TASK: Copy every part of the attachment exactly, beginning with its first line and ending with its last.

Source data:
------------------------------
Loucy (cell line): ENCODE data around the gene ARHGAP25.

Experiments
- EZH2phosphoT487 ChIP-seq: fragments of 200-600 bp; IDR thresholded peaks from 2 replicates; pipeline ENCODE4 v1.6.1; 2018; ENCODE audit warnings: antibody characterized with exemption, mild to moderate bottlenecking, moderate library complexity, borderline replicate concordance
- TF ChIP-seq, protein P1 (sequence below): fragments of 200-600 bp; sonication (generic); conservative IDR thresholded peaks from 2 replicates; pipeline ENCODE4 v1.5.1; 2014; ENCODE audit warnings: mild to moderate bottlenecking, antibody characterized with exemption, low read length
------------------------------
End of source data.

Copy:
Loucy (cell line): ENCODE data around the gene ARHGAP25.

Experiments
- EZH2phosphoT487 ChIP-seq: fragments of 200-600 bp; IDR thresholded peaks from 2 replicates; pipeline ENCODE4 v1.6.1; 2018; ENCODE audit warnings: antibody characterized with exemption, mild to moderate bottlenecking, moderate library complexity, borderline replicate concordance
- TF ChIP-seq, protein P1 (sequence below): fragments of 200-600 bp; sonication (generic); conservative IDR thresholded peaks from 2 replicates; pipeline ENCODE4 v1.5.1; 2014; ENCODE audit warnings: mild to moderate bottlenecking, antibody characterized with exemption, low read length